A Nanyang Technological University (NTU) student may find himself riding a driverless bus, using drones to deliver parcels to friends or relying on robots to return food trays.
That is what the near future may look like at NTU, which is positioning itself to be Singapore's largest "smart campus".
In the nearer future - the next few weeks actually - NTU students will get smart passes that can be used for purposes from cashless payments in the canteen to borrowing books from the library. As the pass comes with a FlashPay function, it can also be used like an ez-link card on public trains and buses, and as a stored-value card for shopping.
NTU president Subra Suresh, who took up the position at the start of the month, has unfurled plans to transform the university into a smart campus that harnesses digital technology and tech-enabled solutions for better learning and living.
The eminent American scientist was formerly president of Carnegie Mellon University and director of the National Science Foundation, which is in charge of advancing science and engineering research and education in the United States. His NTU predecessor Bertil Andersson retired last year.
In a media conference yesterday, Professor Suresh said NTU is an ideal place to research, test and showcase new smart technologies, given its large 200ha campus and a student and faculty population of 40,000.
He said the university's strengths include many key components driving the Fourth Industrial Revolution. They include robotics, artificial intelligence, real-time and deep data generation and analytics as well as the Internet of Things, or devices connected to the Internet - from light bulbs to smart fridges.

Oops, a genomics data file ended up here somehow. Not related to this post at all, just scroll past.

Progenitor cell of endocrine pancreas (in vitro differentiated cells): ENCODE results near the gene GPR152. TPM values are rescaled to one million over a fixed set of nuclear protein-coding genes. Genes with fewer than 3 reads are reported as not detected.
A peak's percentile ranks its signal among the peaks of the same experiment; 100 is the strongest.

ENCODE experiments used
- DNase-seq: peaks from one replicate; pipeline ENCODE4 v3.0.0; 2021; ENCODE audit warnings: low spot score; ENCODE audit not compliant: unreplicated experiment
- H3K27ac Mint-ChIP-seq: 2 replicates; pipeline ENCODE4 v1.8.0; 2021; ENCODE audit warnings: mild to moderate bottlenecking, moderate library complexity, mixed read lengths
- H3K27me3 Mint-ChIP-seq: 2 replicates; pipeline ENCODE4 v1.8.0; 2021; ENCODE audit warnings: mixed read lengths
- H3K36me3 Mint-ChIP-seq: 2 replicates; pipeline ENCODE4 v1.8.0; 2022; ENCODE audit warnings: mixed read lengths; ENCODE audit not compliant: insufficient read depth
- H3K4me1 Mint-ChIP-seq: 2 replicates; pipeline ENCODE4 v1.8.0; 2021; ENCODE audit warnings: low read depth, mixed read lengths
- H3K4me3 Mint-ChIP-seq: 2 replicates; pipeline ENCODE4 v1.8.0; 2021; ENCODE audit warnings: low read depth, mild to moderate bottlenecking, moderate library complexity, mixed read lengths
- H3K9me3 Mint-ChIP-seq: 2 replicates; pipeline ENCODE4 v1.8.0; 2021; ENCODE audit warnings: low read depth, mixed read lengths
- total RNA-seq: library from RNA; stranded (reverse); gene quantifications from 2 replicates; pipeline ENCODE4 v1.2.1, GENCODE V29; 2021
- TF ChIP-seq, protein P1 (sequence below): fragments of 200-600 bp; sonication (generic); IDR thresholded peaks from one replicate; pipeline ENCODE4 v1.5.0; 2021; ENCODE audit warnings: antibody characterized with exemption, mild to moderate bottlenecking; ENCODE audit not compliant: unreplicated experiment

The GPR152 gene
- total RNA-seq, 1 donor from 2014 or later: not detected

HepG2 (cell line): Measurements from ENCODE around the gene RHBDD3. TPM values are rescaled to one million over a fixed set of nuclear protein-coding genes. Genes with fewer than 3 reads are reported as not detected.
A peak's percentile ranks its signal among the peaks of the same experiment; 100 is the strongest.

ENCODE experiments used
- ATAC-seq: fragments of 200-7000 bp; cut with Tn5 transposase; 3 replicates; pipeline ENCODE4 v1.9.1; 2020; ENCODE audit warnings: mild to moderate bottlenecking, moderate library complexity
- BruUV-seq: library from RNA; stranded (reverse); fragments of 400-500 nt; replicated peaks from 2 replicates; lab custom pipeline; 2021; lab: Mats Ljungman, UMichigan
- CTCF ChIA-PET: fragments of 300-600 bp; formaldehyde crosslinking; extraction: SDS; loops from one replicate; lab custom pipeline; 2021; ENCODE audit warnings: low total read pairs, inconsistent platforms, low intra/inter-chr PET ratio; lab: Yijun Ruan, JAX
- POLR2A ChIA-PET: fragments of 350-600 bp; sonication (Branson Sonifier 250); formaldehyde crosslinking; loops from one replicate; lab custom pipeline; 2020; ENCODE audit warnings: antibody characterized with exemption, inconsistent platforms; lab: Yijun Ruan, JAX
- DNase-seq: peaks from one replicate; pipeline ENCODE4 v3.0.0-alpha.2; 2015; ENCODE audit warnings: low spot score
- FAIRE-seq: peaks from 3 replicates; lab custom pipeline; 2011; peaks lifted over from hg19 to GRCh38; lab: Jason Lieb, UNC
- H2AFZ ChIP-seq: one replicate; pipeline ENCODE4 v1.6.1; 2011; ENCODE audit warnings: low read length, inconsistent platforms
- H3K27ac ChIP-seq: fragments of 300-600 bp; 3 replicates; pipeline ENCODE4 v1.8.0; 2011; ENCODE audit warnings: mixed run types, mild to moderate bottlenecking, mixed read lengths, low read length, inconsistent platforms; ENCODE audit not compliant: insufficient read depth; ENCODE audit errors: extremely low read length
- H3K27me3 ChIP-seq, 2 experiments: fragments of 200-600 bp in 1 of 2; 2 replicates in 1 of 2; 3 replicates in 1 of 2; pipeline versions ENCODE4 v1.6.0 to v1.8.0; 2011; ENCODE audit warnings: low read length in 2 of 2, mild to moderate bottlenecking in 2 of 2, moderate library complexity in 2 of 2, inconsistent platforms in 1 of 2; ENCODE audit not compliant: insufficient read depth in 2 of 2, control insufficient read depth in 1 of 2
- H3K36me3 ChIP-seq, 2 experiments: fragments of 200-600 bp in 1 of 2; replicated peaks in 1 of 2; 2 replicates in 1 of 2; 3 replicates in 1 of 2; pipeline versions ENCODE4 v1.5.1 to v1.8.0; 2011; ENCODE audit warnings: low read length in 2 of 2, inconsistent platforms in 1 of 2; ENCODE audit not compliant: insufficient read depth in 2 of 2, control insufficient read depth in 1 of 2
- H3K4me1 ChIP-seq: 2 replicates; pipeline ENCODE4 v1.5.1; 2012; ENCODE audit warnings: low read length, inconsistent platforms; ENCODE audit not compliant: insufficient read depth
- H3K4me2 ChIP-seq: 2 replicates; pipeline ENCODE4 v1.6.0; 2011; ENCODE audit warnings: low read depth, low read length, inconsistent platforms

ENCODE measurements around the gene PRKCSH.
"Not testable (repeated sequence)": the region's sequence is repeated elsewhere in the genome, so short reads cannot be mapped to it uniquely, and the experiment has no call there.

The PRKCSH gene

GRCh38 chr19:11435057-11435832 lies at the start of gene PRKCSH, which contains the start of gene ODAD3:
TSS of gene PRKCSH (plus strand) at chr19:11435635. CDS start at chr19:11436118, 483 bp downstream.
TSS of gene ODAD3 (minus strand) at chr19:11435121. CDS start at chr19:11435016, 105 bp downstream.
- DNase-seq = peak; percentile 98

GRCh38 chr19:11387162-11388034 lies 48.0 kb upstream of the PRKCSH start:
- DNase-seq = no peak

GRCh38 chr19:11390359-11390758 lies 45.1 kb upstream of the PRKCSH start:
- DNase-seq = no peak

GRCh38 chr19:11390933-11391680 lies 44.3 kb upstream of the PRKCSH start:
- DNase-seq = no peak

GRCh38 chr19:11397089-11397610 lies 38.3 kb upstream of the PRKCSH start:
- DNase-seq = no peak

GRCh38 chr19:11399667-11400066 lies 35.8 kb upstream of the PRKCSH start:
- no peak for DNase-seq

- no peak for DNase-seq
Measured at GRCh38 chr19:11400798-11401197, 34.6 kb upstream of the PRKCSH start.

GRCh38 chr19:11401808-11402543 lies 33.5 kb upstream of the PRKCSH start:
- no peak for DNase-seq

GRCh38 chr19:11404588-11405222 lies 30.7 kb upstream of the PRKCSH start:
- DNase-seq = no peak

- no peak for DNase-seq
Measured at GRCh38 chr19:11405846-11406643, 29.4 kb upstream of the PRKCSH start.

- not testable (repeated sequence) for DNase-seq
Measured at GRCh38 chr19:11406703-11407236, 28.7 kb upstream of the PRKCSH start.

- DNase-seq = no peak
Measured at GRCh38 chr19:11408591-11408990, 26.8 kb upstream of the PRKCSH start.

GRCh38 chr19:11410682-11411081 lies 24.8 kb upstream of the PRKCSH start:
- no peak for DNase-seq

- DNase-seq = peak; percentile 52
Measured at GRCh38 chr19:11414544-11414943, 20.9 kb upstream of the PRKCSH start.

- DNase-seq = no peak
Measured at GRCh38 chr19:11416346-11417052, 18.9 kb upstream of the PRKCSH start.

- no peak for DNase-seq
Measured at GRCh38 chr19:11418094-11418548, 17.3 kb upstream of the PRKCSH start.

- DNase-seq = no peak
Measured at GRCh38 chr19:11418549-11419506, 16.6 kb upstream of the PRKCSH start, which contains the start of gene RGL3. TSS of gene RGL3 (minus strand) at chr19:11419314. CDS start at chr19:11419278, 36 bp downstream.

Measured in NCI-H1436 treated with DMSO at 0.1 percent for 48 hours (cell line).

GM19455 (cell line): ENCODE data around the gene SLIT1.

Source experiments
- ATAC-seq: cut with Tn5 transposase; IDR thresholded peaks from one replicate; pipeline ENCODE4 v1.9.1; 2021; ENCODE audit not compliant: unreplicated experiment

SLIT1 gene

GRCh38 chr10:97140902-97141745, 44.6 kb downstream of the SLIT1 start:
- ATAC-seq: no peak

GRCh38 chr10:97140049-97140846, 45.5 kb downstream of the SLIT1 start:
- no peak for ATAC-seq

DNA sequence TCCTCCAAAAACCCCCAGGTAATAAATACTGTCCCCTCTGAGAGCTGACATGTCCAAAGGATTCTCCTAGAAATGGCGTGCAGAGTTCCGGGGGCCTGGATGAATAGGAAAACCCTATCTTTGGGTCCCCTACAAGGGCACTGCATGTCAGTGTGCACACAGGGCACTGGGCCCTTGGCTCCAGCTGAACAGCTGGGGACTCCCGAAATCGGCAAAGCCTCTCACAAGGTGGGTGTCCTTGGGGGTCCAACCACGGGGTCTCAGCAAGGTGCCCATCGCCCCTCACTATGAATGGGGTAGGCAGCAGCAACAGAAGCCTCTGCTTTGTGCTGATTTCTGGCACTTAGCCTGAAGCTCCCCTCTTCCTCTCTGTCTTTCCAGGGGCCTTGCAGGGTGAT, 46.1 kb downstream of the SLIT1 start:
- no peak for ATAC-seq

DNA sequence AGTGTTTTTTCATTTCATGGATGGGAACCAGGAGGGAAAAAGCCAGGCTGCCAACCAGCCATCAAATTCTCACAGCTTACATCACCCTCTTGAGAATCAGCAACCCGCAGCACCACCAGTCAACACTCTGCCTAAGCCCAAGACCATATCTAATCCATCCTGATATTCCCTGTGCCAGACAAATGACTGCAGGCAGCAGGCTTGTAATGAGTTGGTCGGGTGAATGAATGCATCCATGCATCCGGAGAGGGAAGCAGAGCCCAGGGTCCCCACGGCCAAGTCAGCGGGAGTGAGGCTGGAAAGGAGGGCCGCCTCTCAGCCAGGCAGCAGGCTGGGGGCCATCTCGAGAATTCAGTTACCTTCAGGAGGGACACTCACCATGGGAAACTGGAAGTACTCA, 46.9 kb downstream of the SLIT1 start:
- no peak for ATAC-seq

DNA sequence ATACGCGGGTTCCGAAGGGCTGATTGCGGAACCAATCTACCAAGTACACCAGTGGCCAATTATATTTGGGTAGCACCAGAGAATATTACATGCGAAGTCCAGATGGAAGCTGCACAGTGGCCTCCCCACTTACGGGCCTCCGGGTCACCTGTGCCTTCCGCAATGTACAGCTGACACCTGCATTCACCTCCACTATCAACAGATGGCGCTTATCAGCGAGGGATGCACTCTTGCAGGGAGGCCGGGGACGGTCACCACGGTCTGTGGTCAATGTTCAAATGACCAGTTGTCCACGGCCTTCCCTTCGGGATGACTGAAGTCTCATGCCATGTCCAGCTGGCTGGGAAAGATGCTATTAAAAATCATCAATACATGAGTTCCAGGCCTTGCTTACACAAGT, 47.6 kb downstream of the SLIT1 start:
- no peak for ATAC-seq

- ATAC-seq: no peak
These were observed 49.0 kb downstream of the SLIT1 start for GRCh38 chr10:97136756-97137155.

NTU's strengths in these areas have drawn interest from start-ups, global firms, other universities and government agencies to set up partnerships and programmes that foster innovation, he said.
"We have the critical mass of talent and infrastructure here to launch and test-bed these rapidly advancing technologies to benefit educational and research activities, and to enhance the quality of life for all," he added.
NTU was recently ranked the top university in the world for artificial intelligence by Japanese news agency Nikkei and Elsevier, a publisher of scientific journals, based on research citations in the field between 2012 and 2016.
The university is also globally recognised for its strengths in engineering, computing and innovation in various other rankings.
The inventions of NTU scientists, including a shelving robot called Super Luigi, have won top awards in worldwide robotics competitions.
Prof Suresh said NTU will aim to take the lead in Singapore's drive to be a smart nation.
He said: "NTU will also strive to serve as a model for other communities in Singapore and around the globe by demonstrating how advanced tech-enabled solutions can help improve everyday life in a sustainable manner."
Prof Suresh also announced that as an integral part of its "smart campus" vision, NTU will prepare all undergraduates for the future with new core modules such as introduction to artificial intelligence, beginning with the new academic year this August.
It will also offer a new undergraduate degree programme in data science and artificial intelligence.
But Prof Suresh stressed that for all NTU's smart campus plans, it was equally important for it to focus on the impact of technology on humans and the natural and built environment.
One of its targets will be a 35 per cent reduction in energy, water and waste intensity by 2020, to become one of the world's most eco-friendly university campuses.